The “Twitter Revolution” Myth


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by James Corbett
6 March, 2012

As anyone who has logged on to the internet in the last five years is all too aware, social media websites have exploded in popularity to the point where they are virtually impossible to avoid.

Facebook is expected to hit one billion users later this year. Twitter handles almost 300 million tweets per day. Every second, one hour of video footage is uploaded to YouTube.

With this rise in popularity of social media has come an attendant rise in another trend: the dinosaur media’s attempts to portray these websites as revolutionary tools for freedom loving people around the world.

From Moldova to Iran, Egypt to Tunisia, hyperventilating reporters around the world with deadlines to meet and little information to go on have resorted to making up stories about how Twitter, Facebook and YouTube have shaped the course of revolutions and uprisings around the world. The only problem with this oft-repeated narrative is that it is almost certainly wrong.

Certainly, journalistic laziness can be used to explain at least some of this tendency of so-called reporters to “research” reports while surfing the net in the comfort of their hotel room, but this is not the whole story. In fact, the entire myth of the social media revolution has been carefully constructed by US State Department-linked NGOs with a vested interest in overthrowing unfriendly regimes in certain parts of the world. And it is this story, when put together, that paints these so-called social media revolutions in an altogether darker light.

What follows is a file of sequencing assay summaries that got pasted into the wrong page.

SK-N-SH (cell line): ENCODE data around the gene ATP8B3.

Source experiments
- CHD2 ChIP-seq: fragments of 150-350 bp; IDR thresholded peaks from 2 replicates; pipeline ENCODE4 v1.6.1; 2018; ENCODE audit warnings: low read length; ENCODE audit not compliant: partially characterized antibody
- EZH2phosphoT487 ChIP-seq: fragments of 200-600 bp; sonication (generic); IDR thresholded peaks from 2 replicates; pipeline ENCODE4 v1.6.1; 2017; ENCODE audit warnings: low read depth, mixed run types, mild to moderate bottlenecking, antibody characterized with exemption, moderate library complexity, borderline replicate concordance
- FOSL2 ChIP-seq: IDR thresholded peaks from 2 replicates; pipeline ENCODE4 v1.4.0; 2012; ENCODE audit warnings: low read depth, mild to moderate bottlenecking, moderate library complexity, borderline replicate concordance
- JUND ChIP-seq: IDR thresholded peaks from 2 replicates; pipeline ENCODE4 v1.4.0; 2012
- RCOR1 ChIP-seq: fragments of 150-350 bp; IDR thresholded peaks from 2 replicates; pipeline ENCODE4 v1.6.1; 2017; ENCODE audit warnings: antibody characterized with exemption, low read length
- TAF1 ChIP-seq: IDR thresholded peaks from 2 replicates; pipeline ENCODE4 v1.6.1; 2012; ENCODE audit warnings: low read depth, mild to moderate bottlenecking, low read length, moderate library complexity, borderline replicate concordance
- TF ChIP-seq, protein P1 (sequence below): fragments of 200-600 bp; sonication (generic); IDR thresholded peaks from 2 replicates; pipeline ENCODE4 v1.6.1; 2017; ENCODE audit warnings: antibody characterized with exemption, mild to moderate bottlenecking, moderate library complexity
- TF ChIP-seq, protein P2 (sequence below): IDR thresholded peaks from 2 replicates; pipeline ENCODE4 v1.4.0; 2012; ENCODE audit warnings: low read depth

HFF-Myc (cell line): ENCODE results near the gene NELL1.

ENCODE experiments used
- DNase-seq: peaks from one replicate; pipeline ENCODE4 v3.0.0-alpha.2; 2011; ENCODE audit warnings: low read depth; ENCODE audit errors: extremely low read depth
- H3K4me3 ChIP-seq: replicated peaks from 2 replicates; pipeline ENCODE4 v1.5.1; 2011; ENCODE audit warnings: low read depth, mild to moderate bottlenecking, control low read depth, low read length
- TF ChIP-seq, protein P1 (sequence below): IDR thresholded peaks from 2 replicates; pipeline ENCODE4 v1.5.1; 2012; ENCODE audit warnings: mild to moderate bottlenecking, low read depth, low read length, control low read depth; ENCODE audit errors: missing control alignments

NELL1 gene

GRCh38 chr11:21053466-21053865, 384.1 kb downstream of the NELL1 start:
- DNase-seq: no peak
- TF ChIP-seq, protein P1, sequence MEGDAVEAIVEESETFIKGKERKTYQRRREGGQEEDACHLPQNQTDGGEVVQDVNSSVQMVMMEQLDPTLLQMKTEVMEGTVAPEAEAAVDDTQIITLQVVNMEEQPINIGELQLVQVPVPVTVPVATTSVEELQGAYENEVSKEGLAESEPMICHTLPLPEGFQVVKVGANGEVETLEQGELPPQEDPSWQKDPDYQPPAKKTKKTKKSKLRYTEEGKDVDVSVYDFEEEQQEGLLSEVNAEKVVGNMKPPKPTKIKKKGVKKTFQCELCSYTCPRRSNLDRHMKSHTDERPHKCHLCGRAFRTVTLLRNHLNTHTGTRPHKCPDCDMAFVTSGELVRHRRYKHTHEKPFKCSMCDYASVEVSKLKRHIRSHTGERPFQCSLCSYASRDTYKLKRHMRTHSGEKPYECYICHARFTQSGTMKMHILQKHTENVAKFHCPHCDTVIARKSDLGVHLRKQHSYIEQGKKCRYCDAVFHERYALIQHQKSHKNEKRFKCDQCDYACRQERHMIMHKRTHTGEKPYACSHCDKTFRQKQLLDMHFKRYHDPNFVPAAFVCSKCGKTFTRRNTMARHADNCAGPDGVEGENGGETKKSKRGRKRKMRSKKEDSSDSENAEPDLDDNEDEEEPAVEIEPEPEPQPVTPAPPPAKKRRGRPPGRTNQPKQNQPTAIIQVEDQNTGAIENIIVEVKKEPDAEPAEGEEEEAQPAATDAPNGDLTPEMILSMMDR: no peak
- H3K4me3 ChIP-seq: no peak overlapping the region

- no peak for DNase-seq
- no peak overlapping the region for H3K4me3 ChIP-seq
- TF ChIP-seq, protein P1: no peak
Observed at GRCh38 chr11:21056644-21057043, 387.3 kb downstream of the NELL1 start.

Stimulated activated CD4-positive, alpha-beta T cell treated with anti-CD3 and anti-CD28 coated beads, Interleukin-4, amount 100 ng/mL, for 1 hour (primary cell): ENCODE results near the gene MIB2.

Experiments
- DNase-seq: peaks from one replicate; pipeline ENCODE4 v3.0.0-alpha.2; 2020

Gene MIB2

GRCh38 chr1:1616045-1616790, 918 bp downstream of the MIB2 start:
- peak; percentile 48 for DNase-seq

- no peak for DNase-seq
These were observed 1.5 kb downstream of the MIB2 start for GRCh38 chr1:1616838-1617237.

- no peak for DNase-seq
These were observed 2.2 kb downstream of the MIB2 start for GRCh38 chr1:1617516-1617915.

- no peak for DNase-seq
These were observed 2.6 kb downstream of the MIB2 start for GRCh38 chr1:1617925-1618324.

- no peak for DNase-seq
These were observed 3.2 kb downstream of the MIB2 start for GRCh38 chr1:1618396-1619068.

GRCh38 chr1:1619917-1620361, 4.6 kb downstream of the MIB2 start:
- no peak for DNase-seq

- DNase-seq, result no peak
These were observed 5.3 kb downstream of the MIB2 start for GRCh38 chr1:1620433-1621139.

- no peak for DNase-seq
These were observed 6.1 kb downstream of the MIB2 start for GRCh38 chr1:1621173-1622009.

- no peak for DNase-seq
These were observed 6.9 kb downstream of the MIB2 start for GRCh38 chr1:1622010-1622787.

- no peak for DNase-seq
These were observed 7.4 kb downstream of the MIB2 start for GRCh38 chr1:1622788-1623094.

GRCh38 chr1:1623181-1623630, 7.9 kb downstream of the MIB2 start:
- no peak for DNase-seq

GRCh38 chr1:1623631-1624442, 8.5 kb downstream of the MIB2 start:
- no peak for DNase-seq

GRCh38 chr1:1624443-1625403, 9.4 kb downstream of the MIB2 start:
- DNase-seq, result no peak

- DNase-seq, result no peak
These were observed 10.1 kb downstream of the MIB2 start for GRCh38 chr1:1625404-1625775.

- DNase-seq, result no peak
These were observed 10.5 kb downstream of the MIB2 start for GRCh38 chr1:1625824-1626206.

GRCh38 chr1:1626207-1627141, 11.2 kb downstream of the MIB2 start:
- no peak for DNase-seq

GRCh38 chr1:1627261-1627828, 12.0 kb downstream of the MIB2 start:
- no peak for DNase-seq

One of the men who has been influential in shaping the narrative of how social media websites facilitate the “democratization” of authoritarian regimes is Evgeny Morozov, a visiting scholar at Stanford University and former fellow of George Soros’ Open Society Institute. Although he has since switched to arguing the so-called dangers of a free and open internet, he was instrumental in pioneering the concept of a twitter revolution during the Moldovan uprising in 2009. In the pages of Foreign Policy, the Economist and openDemocracy, he crafted much of the language that was to shape the discourse on social media revolution in the coming years: how the concept of “networked protests” facilitated “flashmobs” and helped spur “huge mobilization efforts” around  Twitter hashtags. His original post was quickly followed by an update noting that there were, in fact, only 70 registered Moldovan Twitter users in the world at the time, thus casting doubt on the assertion that Tweets about the uprising had even been noticed in Moldova, but the narrative was established and the media was happy to run with it.

Similar flaws could be found in the reasoning of every one of the subsequent media-touted “social media revolutions.” In the Iranian unrest of 2009, 30000 Tweets began flooding Twitter with live updates on the action in Iran, most written in English. The tweets were not authored by Iran’s relatively minuscule tweeting population of under 20,000, however, but were posted almost entirely by a handful of newly-registered users with identical profile photos. Coincidentally, within hours of this phenomenon starting, the newsrooms of Iran’s biggest political enemy, Israel, were already on the story, writing articles about the valiant Iranian opposition who was so intent on Tweeting every sign of dissent.